This is the grave of Richard Rush.
Born in 1780 in Philadelphia, Rush grew up in one of the elite families of the Early Republic. His father was Dr. Benjamin Rush, one of the most important people of the American Revolution. His mother was Julia Stockton Rush, the daughter of Richard Stockton, New Jersey’s top contribution to revolutionary leadership. He started at the College of New Jersey, now Princeton, in 1794 and finished in 1797. Since this always comes up with these early figures, yes attending college at this age was common at the time.
Rush passed the bar in 1800 and quickly went into politics while also practicing. He became a leading Jeffersonian, was known for his excellent public lecturing on politics, and became a leading trial lawyer. He thought about running for Congress in 1810 but chose against it. The next year though, he was appointed attorney general in Pennsylvania.
Rush only stayed in this job for a few months because later that year, his good friend and political ally James Madison named him comptroller of the Treasury. That was a nice job, but the real reason Madison brought him to Washington was to be an advisor in general. And in fact, Rush was close enough to Madison that he was a major advisor throughout the War of 1812, which by any realistic account should have been the end of the United States, but was not. Rush was a one of the War Hawks who advocated war with what was merely the strongest power in the world. Being such an excellent public speaker, when the administration needed a public speech in favor of the war, Rush was where to turn. Interestingly, he also proposed that Madison should name Thomas Jefferson as Secretary of State in 1812. In 1814, with both Treasury and AG open, Madison offered Rush his choice. He chose to become Attorney General. He was also still working in his private practice, which today would be illegal, but at the time was common as there really wasn’t that much work for the AG to do.
When James Monroe became president, Rush was the acting Secretary of State until John Quincy Adams could get back from Europe while also staying on as AG until November 1817. He actually did real work at State as well, finishing the Rush-Bagot Convention to demilitarize the Great Lakes region. Monroe then sent him to London as Minister to Britain. He was popular over there because his elite upbringing and manners made him fit into the British aristocracy well, regardless of his politics. When the Spanish colonies revolted, the British wanted the Americans to issue a joint declaration that the French shouldn’t get involved in recolonizing them. Rush was fine with that of course, but also wanted the British to make the same statement about themselves and recognize the ex-colonies as independent nations. That they would not do. So the U.S. decided to go it alone with the Monroe Doctrine. Rush was in London for the entire eight years of the Monroe administration, outside of his early months in Washington. Among his accomplishments there was fixing the Canada-U.S. border at the 49th Parallel.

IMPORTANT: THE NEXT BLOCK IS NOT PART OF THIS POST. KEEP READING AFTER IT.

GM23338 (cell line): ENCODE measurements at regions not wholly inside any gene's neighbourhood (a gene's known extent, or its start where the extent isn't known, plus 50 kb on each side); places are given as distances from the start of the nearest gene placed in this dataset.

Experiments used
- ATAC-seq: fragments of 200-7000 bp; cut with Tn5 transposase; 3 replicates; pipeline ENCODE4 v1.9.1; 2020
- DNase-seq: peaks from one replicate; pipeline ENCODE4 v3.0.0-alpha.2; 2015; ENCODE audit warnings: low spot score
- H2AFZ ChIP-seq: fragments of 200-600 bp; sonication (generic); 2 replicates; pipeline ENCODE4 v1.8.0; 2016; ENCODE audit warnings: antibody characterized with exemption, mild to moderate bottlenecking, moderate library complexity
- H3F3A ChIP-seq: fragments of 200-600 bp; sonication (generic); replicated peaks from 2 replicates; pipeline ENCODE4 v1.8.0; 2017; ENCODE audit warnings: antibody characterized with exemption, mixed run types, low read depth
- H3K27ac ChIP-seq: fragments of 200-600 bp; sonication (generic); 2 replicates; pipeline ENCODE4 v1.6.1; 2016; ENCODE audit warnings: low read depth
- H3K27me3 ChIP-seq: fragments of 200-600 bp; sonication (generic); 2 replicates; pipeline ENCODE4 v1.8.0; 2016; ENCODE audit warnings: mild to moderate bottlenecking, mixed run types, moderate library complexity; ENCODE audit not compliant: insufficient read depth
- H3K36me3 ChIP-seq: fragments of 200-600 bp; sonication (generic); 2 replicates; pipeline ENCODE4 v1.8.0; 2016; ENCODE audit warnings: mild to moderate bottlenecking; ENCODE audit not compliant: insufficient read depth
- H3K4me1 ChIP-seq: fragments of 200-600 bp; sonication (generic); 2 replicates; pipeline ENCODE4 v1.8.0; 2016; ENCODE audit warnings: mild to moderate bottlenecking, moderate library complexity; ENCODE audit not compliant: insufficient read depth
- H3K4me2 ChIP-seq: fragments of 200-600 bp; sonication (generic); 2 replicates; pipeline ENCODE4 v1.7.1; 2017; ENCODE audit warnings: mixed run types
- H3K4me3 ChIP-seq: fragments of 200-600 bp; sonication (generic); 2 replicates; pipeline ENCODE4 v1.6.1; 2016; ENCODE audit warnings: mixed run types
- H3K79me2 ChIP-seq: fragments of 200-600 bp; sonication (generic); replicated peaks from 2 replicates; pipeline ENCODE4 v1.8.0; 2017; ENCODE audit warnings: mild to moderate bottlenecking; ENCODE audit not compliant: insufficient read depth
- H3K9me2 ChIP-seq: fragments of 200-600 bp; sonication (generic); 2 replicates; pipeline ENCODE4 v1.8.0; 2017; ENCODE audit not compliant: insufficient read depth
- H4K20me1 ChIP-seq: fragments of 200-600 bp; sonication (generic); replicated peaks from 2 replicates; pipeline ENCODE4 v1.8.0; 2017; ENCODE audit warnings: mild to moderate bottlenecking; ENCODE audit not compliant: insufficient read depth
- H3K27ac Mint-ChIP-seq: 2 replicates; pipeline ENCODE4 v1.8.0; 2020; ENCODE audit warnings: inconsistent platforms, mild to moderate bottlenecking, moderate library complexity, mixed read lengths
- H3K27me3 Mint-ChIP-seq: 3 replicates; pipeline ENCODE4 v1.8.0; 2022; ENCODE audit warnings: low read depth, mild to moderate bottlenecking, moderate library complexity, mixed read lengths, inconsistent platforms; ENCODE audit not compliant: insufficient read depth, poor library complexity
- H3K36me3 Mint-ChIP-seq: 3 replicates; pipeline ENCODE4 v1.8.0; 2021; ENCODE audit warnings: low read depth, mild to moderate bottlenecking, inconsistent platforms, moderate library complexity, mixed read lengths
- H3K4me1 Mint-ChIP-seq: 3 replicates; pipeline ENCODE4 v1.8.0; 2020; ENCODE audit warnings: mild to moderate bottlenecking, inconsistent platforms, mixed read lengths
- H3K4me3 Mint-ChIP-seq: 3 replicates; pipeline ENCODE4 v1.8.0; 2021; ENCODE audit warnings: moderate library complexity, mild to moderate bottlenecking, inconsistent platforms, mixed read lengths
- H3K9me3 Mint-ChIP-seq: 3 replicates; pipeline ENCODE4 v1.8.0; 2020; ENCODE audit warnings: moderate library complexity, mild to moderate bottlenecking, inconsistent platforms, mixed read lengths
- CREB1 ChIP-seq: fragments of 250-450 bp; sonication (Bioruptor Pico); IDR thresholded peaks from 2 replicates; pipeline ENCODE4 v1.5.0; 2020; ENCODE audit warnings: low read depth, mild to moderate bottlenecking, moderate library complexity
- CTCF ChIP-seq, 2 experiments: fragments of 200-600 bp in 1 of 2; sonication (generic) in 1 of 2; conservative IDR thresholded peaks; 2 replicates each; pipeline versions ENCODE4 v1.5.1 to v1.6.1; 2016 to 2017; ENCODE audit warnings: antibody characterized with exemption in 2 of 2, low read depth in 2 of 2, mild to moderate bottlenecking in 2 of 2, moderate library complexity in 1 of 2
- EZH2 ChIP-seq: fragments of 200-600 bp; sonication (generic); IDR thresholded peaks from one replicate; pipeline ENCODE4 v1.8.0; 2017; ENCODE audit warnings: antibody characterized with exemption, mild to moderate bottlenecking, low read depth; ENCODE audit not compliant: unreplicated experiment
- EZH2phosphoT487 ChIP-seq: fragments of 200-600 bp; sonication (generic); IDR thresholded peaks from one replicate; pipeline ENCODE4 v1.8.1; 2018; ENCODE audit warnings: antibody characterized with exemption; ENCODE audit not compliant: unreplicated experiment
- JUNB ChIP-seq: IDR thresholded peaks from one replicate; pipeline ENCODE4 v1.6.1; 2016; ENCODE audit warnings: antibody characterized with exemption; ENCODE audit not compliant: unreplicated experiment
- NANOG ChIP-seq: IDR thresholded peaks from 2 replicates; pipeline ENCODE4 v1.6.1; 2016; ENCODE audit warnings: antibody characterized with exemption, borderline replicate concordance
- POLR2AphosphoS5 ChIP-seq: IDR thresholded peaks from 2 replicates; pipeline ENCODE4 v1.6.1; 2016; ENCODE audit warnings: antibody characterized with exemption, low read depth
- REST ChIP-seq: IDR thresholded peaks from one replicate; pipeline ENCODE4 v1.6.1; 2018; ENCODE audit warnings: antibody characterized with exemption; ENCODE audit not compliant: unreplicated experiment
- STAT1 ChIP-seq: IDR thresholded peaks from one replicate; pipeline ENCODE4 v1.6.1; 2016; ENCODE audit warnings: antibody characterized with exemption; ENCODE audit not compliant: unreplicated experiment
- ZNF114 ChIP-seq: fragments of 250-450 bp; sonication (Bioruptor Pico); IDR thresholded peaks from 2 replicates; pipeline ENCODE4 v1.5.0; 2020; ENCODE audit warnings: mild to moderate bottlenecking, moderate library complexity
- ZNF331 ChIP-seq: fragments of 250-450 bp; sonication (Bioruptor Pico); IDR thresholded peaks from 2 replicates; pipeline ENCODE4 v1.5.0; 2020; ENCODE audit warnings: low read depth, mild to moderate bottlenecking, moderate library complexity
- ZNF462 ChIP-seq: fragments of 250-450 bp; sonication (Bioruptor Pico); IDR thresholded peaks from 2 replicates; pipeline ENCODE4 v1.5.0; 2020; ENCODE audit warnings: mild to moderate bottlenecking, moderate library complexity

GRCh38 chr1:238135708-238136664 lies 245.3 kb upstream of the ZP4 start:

When Adams became president, Rush hoped to be Secretary of the Navy, but the president named him as Secretary of the Treasury instead. He was fine with that, paid down the debt, and ended his four years there with a surplus. He had become a big supporter of the Second Bank of the United States, demonstrating his shifting politics from his early years as a Jeffersonian. Close now to Adams, he was named VP for his reelection campaign (to say the least Adams and John C. Calhoun were not a good match!) but of course Jackson won and Adams lost.
Rush then served American cities in gaining loans from Europe. In 1833, he published his memoirs of his time in England as A Residence at the Court of London. Though Rush was not particularly associated with Jackson, in 1836, he was tapped to go to Britain and get the money that James Smithson left to start what became the Smithsonian Institution. Rush later went on to become one of the Smithsonian’s first regents. Rush was a bit lost politically in these years. He was an Anti-Mason for awhile. For a lot of those guys, the Whigs would be their home. Moreover, Rush was such a big supporter of the BUS and Jackson had destroyed it. But Rush got over his disdain for the kind of popular democracy that was so different from the politics of his youth and became a Democrat in the late 1830s. In 1847, James Polk named Rush Minister to France. He was one of the first diplomats to recognize the Second French Republic. Zachary Taylor recalled him in 1849 to place a Whig in the role. Rush was pretty old by this time anyway. He retired in Philadelphia, where he died in 1859 at the age of 78.
In 1872, his son, also named Richard, who had served as a diplomat in Britain during the Van Buren years, edited his father’s diaries and other writings and released them as Recollections of a Residence at the English and French Courts. And hey, if the signature of Rush is what turns you on, you can fulfill your fantasy for a mere $144!
Richard Rush is buried in Laurel Hill Cemetery, Philadelphia, Pennsylvania.
This grave visit was sponsored by LGM reader contributions. Thanks!!! If you would like this series to visit other Attorney Generals, you can donate to cover the required expenses here. John Berrien is in Savannah and Roger Taney is in Frederick, Maryland. And who doesn’t want to see me cover Taney? Previous posts in this series are archived here.